Interview With Author of RIISE Roadmap to Independent School Success & Beyond

E-guide to independent school culture seeks to equip families of color

Wife, mom, writer, and businesswoman Gina Parker Collins bravely subjected herself to a unique experience at the RIISE Fall Boutique Recruitment event: being interviewed by her two children in front of a packed auditorium of about 150 people.

[Related: The Price We’ll Pay for Our Children’s Education: Are There Better Options?]

Her daughter, Elon, a ninth grader, and son, Chaz, a sixth grader, posed questions about the debut of Parker Collins’s eagerly awaited e-book, RIISE Roadmap to Independent School Success & Beyond, the first installment of which is available now as a free download. The second and third installments will be available in early 2016.

Parker Collins is founder and president of RIISE—Resources In Independent School Education—an organization that puts systems in place to attract, equip, and retain families of color in independent schools. The organization has 13 member schools, including two in Boston.

Parker Collins’s two children attend an independent school near New York City, but she attended public and Catholic schools as a child; her husband attended public schools. Neither wanted what they had experienced for their own children.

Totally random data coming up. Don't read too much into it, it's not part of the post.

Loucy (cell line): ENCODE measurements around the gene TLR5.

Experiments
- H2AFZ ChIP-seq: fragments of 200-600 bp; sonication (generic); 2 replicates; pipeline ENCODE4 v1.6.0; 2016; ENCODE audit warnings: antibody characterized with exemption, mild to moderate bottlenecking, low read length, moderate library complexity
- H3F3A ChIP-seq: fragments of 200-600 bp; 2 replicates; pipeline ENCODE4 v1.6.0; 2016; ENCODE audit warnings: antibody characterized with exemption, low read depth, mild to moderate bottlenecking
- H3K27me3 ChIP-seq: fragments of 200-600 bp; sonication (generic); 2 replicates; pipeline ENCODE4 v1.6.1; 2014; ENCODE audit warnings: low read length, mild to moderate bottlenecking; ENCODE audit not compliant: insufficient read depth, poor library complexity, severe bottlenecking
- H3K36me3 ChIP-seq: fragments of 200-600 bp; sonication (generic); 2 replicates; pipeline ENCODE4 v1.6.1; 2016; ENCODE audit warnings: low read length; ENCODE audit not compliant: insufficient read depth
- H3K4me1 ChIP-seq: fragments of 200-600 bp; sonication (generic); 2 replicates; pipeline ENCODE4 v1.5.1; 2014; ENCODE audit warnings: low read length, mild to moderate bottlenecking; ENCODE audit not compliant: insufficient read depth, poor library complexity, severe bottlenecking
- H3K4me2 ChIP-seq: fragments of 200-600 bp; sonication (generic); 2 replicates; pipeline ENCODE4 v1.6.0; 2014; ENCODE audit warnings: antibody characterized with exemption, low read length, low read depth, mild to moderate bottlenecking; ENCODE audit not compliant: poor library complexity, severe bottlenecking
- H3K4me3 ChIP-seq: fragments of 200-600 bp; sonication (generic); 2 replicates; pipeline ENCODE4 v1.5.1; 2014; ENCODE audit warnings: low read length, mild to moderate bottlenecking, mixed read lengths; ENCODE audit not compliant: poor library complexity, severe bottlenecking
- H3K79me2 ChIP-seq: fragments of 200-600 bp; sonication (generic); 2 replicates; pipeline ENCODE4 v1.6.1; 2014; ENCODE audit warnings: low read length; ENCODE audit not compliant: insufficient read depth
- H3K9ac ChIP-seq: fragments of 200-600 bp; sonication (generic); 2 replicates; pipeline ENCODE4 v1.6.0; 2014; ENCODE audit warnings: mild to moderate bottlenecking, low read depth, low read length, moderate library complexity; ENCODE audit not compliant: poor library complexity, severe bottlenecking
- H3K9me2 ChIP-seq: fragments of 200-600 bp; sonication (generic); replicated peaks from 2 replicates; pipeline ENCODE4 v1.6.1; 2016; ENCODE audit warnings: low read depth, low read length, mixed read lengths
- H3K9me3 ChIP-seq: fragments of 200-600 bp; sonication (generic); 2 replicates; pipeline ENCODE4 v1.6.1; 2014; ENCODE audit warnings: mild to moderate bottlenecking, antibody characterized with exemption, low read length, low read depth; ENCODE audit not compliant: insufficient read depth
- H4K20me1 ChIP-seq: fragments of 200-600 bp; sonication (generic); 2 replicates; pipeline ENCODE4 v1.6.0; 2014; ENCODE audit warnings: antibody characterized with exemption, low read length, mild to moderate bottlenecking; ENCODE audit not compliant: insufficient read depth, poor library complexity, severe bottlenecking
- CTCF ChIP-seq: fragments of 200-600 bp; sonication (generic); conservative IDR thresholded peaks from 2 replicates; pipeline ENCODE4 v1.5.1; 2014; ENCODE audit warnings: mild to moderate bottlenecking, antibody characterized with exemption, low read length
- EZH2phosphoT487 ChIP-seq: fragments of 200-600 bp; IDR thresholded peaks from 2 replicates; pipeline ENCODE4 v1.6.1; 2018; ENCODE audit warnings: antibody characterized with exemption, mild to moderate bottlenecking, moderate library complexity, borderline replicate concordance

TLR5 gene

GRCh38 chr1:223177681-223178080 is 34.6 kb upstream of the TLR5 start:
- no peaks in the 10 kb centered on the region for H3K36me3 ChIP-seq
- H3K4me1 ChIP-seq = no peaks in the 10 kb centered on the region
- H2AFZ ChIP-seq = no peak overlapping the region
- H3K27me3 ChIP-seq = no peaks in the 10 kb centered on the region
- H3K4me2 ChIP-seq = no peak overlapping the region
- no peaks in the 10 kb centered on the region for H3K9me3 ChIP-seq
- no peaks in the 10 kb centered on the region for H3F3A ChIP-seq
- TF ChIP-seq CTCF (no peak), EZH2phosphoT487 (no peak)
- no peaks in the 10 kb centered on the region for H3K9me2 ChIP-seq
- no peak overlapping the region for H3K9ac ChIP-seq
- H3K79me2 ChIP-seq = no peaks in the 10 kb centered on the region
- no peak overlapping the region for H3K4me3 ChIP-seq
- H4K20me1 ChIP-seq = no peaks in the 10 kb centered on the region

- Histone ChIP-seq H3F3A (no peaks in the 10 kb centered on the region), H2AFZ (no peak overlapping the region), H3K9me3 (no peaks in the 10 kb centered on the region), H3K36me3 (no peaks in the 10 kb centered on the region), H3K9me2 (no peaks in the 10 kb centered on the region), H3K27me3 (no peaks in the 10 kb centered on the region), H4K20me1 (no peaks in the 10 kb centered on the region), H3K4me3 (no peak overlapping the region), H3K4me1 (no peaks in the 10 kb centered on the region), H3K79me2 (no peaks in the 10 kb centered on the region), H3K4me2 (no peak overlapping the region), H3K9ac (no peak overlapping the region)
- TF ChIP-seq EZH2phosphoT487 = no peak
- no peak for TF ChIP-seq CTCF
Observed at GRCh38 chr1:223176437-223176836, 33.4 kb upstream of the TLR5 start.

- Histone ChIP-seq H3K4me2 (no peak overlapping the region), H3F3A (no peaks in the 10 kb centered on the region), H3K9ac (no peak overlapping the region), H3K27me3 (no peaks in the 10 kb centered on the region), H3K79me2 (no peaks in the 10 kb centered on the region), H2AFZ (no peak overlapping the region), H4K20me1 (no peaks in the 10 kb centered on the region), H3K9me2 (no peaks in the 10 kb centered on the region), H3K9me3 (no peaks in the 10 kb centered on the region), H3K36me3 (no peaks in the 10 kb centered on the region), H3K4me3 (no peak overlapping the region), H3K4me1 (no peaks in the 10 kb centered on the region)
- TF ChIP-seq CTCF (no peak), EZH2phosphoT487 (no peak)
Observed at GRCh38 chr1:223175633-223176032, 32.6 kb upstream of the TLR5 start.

When she first heard about independent schools, she thought, Oh, those schools! They’re for white, affluent families—like the Kennedys! But as she investigated further and began going on school tours, she realized this was the option she had been searching for.

“At first, I was awestruck,” she says. “The physical space was bright, engaging. There was a palpable energy that said, ‘you’re not only going to learn, you’re going to experience—and we have the resources to help you,’” Parker Collins says. “Also, I noted what it didn’t say—it didn’t say, ‘kids are bored.’ ‘We’re preparing you for a test.’ ‘Gee, we wish we had engaged, visionary teachers.’ It didn’t say, ‘kids here aren’t safe.’”

The book came about because Parker Collins was inspired by her family’s educational journey, but she also felt challenged by a school administrator. “He told me that he wished there were a bible that he could share with families of color. This was said to me after I’d been there a couple of years.”

A Unique Education Journey
For some, the independent school option may have lost some of its luster with films like Prep School Negro and American Promise exposing the difficulties some students have experienced. Parker Collins says Prep School Negro provided “a framework in which to build upon the conversations in the book, and edified those conversations. We need to tell our own stories. What pops up in the Wall Street Journal and the New York Times is certainly part of the story, but it isn’t the whole story. We have challenges, but we have a lot of successes too.” The director of Prep School Negro wrote the foreword to the e-guide.

The book’s first installment tells how the unique educational journey of attending an independent school can benefit families of color.

“It can change family legacy,” Parker Collins says. “It can open doors, experiences, opportunities, and networks.” The educational lifestyle as Parker Collins calls it, is not just for the students. Parents must be involved.

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